This might sound like a silly question on the surface. After all, of course goats have top teeth, right? The answer to this question about goat dentition is a little more surprising and complex than a simple “yes” or “no”. If you’ve spent time around goats, you may have noticed that they don’t appear to have top teeth, but then how would they chew and eat their food? The truth is, that goats only have upper molars. Here’s what you need to know about whether goats have top teeth.

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Do Goats Have Top Teeth?

Yes…and no! Goats have a full set of bottom teeth. On the top, they only have molars, which are the large, flat teeth toward the back of the jaw. Goats lack the upper front teeth that most other mammals have. However, goats are ruminants, and ruminants lack canine teeth, which are the sharp teeth you see toward the front of the mouth in many mammals.

Other ruminants include cattle, water buffalo, giraffes, elk, deer, sheep, and camels. In place of those front upper teeth, goats have a dental pad. A dental pad is a pad of thickened tissue that serves as the partner to the bite of the lower teeth. This dental pad allows goats to grab and tear their food in conjunction with the lower incisors, or front teeth.

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How Do Goats Chew Their Food?

The dental pad and bottom incisors work together to tear at food, but how can goats chew their food without those upper teeth? Well, goats don’t chew their food in the front of their mouth. Like humans, they use their tongue to move food to the back portion of the mouth where the molars take over. Molars are large and flat, which makes them ideal for macerating food until it is thoroughly chewed and ready to be swallowed.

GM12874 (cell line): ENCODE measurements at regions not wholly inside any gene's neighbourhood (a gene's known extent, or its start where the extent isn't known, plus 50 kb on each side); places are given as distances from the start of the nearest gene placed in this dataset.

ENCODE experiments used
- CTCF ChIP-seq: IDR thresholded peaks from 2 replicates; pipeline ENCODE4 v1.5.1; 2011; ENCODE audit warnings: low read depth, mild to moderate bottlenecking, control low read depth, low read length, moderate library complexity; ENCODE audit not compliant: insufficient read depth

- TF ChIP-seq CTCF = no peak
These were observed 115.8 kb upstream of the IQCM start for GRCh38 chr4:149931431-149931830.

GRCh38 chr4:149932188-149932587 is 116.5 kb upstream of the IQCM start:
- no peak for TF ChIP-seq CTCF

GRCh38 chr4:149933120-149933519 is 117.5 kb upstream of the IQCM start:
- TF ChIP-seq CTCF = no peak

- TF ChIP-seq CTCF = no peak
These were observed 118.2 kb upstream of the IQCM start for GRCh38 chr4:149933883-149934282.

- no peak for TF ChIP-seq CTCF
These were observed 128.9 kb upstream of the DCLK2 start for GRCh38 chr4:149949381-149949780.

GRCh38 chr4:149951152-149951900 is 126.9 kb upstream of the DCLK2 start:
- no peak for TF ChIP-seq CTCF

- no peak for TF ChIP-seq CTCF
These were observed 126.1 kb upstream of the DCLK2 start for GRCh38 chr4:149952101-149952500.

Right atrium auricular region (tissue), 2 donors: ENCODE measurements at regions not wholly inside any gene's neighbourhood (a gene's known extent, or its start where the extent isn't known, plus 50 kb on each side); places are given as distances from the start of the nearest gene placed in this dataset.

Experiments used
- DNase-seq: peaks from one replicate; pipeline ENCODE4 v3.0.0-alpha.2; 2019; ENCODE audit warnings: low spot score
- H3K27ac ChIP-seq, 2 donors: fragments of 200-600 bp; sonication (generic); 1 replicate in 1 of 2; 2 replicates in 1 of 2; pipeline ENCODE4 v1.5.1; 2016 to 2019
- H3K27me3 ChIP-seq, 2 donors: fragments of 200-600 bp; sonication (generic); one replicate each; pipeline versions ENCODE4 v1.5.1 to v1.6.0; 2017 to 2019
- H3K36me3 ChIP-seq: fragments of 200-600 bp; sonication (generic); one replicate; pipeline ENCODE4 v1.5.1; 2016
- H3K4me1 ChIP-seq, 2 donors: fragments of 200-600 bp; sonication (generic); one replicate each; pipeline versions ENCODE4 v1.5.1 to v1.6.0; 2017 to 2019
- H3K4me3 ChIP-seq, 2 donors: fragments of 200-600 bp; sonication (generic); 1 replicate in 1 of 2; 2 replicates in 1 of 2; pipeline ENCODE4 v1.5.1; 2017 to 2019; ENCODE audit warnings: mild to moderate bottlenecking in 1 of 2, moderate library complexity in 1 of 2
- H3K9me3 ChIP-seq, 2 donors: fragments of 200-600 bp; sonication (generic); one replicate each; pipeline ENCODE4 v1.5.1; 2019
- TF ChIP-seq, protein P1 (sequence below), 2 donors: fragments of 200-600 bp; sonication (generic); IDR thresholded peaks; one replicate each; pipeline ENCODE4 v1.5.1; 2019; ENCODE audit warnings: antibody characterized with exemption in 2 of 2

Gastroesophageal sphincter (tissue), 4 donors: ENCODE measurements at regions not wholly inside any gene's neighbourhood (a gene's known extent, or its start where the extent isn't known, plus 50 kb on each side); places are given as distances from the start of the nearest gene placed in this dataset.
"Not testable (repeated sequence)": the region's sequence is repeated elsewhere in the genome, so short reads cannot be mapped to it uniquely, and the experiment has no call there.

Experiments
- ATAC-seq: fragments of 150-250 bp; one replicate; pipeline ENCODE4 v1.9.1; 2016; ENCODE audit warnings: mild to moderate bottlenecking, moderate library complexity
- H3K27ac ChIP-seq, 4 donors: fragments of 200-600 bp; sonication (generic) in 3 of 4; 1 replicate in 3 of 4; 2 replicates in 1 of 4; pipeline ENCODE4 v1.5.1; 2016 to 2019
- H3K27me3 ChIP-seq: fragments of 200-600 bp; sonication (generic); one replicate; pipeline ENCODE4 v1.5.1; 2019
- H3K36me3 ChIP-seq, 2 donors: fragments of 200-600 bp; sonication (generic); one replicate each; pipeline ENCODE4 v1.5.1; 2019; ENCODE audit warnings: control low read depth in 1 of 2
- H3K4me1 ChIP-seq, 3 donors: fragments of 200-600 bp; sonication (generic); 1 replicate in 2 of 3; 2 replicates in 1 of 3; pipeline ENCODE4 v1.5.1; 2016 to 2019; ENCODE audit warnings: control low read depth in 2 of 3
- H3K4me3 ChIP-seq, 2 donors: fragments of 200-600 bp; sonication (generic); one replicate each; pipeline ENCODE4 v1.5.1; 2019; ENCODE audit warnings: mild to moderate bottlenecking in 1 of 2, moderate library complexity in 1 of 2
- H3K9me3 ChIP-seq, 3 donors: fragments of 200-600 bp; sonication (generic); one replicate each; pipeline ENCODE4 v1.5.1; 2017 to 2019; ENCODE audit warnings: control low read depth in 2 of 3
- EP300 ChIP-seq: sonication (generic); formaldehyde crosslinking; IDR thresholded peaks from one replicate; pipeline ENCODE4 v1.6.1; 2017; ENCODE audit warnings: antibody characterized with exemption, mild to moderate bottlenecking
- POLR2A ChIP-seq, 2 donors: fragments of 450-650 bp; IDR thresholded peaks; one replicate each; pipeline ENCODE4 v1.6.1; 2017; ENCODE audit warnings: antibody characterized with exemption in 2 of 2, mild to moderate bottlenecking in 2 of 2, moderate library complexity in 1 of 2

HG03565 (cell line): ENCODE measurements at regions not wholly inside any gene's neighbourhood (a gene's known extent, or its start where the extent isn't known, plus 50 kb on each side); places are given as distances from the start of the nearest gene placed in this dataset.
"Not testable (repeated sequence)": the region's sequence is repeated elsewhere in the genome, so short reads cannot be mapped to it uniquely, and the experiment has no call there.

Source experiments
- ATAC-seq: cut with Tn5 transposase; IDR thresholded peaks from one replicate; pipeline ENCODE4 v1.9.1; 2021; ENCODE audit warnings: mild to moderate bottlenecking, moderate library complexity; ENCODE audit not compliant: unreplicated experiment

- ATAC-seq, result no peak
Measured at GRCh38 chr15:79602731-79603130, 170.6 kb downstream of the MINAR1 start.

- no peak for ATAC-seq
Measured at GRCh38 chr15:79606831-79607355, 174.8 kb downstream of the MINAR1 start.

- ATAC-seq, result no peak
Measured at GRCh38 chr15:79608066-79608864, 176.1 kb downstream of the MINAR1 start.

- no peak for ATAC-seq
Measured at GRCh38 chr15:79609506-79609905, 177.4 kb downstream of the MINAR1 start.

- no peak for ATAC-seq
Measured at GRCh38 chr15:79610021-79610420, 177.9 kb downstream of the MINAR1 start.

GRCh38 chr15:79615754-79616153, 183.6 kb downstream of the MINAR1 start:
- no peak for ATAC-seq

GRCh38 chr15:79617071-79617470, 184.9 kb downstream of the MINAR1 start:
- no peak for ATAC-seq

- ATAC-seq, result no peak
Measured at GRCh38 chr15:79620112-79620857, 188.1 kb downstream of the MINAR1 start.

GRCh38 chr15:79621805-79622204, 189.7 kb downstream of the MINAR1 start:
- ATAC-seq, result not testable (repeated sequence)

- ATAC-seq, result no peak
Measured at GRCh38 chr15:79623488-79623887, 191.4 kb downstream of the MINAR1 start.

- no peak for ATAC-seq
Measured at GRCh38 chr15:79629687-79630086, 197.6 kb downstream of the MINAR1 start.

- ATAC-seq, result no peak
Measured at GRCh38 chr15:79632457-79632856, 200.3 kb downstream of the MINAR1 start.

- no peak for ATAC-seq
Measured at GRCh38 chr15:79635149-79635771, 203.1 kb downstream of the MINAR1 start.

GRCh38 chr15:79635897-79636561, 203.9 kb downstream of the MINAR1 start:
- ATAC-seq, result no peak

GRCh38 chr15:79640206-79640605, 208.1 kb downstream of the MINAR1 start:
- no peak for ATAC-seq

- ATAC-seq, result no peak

Goats have a four-chambered stomach since they are ruminants. This means that when they first consume food, it goes into the first stomach portion, or the rumen. Food spends a lot of time in the rumen, which uses bacteria to ferment the food the goat has consumed. Once at rest, the goat will regurgitate the food back into the mouth and chew it again. This is an important digestive step for ruminants to ensure proper, healthy digestion.

The use of the rumen means that goats don’t have to completely break down food in the mouth before swallowing it since it will begin digesting before coming back for a second round of chewing. Although a goat’s molars are effective at macerating their food, the second round of chewing ensures the food is properly macerated to go through the rest of the four-chambered digestive process.

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Why Don’t Goats Have Top Teeth?

Goats have evolved to lack top front teeth because they proved to be an unnecessary part of their digestive process. The dental pad functions effectively at assisting goats with tearing food, and then the tongue successfully moves the food to the molars where it is then macerated prior to a visit to the rumen. Also, don’t let their lack of front upper teeth fool you. Goats have a total of 32 teeth, which is the same number of teeth as an adult human if you count all four wisdom teeth.

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In Conclusion

Did this answer surprise you? On the surface, it does seem like a silly question, but it’s a question that has a fascinating answer. Goats lack upper front teeth because they are unnecessary to their digestive process. They do have upper molars, though, which allows them to crush and gnaw their food until it is ready to be swallowed and transferred to the rumen, which then sends the food back to the mouth as cud for further chewing. The digestive process of ruminants is a fascinating one and is very different from what humans do. Our single-chambered stomachs can perform all digestive processes, and then nutrients continue to be absorbed from our food as it continues through the digestive tract.

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